Since it is still summer where I live and presumably where most of my readers live(don’t worry, my Australian and New Zealander readers, I haven’t forgotten you), it may seem a bit strange to be concerned about running in cold air.
Although it is still hot out, it’s not as steaming hot as it was a few weeks ago. Soon it will be autumn, and then winter, so it is a good idea to prepare ourselves before the bitter cold comes in.
Which leads me to the question: To what degree does cold air cause problems for healthy runners?
According to Mahler DA, Loke J., in “Lung function after marathon running at warm and cold ambient temperatures“:
Using maximal expiratory flow-volume curves we studied the effects of endurance exercise on lung function in 46 and 41 runners before and after completion of a marathon race (42.2 km) at different ambient temperatures. There was a significant decrease (-3.9%; -5.9%) in the post-race forced vital capacity in runners at each marathon. The mean values for forced expiratory volume in one second did not change. Post-race peak flow at 50% of forced vital capacity were significantly decreased in runners participating in subfreezing conditions (-2 degrees C to -4 degrees C), but were unchanged when the ambient temperature was above freezing. These data demonstrated that healthy persons may develop bronchoconstriction during endurance exercise in subfreezing temperatures. The decrement in forced vital capacity noted in marathon runners competing at above freezing temperatures may be related to fuel metabolism and running performance.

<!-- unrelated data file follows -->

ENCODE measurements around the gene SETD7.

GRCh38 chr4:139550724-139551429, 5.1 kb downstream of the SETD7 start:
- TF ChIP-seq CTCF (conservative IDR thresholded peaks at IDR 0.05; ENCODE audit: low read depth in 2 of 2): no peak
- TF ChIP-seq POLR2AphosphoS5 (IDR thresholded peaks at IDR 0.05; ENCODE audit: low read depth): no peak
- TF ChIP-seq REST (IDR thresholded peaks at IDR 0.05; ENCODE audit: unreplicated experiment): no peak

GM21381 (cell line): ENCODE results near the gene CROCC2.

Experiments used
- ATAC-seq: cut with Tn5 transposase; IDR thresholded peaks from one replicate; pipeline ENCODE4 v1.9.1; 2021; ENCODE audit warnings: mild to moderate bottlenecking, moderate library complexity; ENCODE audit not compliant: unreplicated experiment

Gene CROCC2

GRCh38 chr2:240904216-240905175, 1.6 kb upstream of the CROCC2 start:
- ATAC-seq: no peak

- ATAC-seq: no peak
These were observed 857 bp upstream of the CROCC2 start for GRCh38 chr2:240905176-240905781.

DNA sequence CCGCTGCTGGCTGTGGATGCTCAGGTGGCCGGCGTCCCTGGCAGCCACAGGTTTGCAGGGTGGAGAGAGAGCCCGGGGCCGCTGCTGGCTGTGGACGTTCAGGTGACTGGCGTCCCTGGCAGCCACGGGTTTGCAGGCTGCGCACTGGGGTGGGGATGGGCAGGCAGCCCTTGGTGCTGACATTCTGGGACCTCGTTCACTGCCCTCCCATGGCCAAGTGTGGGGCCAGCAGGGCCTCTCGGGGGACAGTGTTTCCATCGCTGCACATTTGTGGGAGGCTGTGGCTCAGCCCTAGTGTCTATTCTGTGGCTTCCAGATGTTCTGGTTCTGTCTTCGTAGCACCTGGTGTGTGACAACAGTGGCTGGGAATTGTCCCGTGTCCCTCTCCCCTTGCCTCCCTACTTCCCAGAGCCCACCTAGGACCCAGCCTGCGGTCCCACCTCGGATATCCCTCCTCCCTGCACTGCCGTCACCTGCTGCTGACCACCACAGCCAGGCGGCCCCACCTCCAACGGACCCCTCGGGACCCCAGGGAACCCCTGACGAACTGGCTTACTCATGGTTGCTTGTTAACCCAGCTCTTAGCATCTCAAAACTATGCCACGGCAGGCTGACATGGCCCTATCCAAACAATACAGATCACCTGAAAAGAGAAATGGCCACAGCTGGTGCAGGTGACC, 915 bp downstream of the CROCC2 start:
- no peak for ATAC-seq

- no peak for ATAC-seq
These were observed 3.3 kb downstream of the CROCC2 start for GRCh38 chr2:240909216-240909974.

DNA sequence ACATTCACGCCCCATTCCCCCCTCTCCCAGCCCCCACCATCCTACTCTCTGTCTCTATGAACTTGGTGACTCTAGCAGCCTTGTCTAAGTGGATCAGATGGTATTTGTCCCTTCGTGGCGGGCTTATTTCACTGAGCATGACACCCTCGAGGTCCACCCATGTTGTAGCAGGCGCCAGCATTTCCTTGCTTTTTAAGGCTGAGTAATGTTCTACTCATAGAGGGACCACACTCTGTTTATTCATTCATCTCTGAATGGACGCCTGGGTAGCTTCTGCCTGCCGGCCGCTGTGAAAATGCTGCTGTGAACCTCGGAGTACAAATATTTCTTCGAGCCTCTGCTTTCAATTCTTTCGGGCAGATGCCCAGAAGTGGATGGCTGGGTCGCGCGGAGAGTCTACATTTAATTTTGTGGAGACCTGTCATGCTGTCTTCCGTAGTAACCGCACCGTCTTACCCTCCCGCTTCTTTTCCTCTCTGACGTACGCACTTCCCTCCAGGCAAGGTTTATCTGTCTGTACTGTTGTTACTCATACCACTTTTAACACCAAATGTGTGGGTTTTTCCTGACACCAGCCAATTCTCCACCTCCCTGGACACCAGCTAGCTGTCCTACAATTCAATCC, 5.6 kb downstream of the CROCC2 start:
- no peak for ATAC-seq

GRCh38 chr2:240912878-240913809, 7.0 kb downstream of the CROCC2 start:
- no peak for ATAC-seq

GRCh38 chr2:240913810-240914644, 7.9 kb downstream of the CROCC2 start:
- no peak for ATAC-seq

So just because you don’t have any respiratory problems doesn’t mean cold air can’t be problematic. And as I understand it, it is more the dryness of cold air rather than the cold temperature itself that causes problems. Our lungs function best when they are kept moist and breath in air with some water vapor. Air that is too dry can cause lung inflammation and can make it harder to breath.
As far as finding ways around this, about all I can recommend is to stay well-hydrated even when running in the cold or if conditions are especially bad just exercise indoors. Giving up your fitness routine should never be an option.